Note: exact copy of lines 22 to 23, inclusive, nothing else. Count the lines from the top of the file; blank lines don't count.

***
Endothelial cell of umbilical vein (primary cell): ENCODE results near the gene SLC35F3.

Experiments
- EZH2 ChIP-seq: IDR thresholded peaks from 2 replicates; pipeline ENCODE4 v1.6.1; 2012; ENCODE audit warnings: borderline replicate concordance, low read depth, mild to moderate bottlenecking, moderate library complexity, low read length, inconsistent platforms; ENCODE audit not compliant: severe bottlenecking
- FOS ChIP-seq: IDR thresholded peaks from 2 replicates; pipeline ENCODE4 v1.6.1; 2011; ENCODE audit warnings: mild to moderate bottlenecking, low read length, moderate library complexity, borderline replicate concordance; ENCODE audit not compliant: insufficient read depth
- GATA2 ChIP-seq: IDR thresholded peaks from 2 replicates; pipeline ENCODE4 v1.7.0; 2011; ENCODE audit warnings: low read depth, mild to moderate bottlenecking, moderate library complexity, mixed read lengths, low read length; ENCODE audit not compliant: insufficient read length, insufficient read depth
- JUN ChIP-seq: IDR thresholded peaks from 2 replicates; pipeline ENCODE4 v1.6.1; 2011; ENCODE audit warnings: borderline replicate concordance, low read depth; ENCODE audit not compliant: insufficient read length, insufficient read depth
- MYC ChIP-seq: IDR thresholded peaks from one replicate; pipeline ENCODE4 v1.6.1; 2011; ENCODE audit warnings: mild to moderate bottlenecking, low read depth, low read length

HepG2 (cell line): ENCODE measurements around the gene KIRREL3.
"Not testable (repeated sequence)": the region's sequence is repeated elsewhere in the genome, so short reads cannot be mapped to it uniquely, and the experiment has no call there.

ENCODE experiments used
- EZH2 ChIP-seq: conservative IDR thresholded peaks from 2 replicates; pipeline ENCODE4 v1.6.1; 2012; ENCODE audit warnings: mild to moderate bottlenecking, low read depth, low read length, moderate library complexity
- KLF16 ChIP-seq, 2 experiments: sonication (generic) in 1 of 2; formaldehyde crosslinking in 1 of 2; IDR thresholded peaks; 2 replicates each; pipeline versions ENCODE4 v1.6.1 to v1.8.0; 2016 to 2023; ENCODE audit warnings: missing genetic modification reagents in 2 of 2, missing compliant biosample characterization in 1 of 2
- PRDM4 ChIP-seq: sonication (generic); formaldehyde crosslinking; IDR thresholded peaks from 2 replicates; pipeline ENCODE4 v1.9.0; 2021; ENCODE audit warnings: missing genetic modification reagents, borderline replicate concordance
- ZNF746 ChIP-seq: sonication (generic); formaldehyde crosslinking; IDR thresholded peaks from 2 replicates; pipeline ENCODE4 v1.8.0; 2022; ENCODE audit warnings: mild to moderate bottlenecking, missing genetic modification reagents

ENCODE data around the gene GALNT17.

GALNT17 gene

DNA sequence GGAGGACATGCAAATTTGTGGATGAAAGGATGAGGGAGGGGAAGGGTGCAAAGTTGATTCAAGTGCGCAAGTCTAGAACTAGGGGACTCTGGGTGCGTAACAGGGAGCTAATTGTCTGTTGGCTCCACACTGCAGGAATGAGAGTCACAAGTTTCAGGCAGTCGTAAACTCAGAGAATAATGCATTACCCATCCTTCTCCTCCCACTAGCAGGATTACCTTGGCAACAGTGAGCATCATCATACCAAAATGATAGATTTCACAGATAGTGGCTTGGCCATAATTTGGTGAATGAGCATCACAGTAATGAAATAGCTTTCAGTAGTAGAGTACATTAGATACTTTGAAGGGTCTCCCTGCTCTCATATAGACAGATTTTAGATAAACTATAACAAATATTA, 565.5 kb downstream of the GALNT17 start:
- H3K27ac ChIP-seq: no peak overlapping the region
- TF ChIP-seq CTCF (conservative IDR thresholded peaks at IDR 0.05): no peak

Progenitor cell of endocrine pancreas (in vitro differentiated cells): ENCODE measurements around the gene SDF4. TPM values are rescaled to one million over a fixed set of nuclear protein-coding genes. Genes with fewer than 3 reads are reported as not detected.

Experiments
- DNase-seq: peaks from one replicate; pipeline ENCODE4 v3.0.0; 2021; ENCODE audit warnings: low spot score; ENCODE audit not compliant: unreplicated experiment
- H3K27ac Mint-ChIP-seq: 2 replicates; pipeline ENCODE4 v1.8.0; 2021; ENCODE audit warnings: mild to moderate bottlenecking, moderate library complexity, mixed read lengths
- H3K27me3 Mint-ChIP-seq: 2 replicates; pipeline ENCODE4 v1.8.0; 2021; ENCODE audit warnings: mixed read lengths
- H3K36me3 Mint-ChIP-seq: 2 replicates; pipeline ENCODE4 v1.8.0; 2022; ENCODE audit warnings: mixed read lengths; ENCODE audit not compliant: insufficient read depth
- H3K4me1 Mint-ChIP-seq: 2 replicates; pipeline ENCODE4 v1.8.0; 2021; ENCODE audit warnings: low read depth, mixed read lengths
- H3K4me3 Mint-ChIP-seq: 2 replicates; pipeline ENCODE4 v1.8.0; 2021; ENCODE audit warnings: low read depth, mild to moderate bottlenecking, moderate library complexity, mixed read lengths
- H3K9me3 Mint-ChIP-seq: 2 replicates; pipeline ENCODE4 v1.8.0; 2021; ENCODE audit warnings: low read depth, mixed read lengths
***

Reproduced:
- DNase-seq: peaks from one replicate; pipeline ENCODE4 v3.0.0; 2021; ENCODE audit warnings: low spot score; ENCODE audit not compliant: unreplicated experiment
- H3K27ac Mint-ChIP-seq: 2 replicates; pipeline ENCODE4 v1.8.0; 2021; ENCODE audit warnings: mild to moderate bottlenecking, moderate library complexity, mixed read lengths